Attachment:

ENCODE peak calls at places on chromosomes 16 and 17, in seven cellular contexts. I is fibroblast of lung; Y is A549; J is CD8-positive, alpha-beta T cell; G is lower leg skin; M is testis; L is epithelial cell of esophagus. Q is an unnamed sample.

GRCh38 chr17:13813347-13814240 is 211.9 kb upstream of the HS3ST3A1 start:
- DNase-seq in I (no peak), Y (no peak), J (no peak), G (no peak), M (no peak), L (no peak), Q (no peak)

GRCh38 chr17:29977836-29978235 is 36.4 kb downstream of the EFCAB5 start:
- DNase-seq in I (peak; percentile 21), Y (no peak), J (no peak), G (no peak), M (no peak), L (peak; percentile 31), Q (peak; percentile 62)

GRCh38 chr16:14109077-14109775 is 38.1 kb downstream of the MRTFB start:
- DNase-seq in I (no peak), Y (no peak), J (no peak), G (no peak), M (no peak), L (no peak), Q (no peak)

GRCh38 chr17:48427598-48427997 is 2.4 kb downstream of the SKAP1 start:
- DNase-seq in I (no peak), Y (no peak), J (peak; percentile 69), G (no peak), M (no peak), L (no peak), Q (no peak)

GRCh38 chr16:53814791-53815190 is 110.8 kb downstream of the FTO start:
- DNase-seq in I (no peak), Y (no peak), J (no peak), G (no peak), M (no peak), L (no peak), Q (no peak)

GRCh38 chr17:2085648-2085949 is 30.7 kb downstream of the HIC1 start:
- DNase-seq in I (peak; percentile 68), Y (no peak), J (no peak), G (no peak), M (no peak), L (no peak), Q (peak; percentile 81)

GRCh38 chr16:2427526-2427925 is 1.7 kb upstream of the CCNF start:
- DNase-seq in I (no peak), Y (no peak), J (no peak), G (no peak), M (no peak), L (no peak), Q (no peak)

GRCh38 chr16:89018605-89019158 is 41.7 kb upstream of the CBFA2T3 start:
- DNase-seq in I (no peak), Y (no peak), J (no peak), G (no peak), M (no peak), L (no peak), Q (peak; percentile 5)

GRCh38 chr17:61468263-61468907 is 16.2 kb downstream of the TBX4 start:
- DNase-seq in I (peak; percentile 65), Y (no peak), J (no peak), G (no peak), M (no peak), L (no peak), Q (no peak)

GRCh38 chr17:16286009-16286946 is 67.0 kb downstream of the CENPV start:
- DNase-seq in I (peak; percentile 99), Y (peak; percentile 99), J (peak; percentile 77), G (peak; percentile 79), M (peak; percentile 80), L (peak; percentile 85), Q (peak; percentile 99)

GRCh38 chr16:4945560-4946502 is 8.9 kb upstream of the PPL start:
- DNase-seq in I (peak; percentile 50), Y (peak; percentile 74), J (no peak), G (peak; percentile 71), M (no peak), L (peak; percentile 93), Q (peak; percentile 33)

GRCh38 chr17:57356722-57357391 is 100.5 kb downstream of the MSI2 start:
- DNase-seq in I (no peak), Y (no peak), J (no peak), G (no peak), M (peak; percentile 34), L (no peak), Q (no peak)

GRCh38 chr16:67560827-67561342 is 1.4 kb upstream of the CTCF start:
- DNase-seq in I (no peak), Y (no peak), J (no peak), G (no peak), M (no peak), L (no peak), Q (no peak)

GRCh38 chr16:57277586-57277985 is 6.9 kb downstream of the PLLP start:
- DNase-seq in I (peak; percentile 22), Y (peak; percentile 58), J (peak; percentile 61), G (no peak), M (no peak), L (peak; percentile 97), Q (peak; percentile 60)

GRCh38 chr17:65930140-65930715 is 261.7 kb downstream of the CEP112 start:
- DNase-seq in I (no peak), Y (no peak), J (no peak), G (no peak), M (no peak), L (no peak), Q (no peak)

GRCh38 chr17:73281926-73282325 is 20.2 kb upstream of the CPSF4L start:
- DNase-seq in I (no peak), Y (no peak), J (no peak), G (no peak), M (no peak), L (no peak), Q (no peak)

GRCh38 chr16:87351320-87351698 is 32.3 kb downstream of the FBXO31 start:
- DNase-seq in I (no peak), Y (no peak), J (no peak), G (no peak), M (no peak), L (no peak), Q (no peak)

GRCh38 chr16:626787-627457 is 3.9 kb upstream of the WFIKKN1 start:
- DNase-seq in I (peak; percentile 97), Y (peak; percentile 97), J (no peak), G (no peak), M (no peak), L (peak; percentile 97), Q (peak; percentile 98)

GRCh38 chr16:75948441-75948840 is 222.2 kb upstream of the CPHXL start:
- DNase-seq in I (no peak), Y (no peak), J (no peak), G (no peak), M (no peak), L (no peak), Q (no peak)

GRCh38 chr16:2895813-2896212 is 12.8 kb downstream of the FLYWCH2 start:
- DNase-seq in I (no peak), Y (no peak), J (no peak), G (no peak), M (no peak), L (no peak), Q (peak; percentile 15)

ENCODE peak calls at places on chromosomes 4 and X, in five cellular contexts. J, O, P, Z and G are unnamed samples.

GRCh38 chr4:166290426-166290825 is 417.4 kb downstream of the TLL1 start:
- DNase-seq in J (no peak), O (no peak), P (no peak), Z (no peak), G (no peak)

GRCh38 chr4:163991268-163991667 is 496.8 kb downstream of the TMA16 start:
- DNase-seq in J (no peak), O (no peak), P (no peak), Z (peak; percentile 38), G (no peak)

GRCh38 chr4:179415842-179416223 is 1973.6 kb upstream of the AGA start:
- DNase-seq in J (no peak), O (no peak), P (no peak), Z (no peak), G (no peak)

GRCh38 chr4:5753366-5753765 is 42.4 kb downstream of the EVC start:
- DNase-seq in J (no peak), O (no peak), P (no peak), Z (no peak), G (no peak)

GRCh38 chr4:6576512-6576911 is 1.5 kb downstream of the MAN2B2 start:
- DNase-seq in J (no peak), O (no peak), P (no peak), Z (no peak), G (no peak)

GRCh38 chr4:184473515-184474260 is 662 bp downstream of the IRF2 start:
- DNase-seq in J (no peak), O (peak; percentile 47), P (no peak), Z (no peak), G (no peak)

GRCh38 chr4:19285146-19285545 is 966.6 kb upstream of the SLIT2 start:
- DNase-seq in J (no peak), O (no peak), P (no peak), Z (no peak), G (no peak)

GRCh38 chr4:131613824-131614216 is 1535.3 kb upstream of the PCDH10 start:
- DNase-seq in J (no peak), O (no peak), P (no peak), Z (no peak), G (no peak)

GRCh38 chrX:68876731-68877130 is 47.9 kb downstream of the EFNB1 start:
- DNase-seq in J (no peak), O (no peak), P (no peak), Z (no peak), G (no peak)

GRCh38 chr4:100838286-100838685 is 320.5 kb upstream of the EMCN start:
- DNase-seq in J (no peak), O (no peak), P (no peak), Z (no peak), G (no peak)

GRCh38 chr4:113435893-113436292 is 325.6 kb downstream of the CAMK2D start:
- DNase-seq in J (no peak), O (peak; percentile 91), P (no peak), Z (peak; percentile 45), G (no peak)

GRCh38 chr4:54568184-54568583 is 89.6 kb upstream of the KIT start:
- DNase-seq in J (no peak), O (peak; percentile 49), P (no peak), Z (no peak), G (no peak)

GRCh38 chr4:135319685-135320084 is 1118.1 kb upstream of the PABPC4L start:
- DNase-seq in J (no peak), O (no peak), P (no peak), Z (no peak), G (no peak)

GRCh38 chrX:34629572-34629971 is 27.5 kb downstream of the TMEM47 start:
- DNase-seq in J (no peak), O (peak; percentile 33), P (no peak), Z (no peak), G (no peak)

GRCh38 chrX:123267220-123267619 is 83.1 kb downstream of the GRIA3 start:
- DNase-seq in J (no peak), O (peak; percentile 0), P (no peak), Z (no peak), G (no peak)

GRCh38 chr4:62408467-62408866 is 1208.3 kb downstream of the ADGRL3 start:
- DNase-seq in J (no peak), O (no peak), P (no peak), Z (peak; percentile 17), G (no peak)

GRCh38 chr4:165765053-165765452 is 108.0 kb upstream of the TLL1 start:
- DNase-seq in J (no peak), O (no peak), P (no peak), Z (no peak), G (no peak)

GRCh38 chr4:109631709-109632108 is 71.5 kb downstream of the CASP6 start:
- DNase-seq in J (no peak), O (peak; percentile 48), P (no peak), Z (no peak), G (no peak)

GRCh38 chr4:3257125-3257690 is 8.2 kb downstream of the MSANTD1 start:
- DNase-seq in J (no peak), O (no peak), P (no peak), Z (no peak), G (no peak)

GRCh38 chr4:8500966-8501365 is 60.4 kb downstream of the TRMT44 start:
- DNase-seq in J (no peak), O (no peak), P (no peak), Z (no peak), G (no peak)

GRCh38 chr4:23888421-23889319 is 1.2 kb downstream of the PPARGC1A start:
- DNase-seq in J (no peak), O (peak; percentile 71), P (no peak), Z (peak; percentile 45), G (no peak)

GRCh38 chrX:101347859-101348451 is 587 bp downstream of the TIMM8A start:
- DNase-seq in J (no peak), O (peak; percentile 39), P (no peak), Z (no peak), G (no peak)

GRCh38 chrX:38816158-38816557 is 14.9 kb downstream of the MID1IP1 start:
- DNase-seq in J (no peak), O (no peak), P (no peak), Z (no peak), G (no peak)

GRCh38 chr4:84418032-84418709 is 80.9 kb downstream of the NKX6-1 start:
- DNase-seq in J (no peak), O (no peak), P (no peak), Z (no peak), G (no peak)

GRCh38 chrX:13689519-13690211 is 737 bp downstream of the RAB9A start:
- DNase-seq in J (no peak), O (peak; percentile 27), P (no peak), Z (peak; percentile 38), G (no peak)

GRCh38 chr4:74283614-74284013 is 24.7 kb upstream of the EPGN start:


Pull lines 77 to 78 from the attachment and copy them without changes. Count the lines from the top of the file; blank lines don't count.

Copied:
GRCh38 chr4:109631709-109632108 is 71.5 kb downstream of the CASP6 start:
- DNase-seq in J (no peak), O (peak; percentile 48), P (no peak), Z (no peak), G (no peak)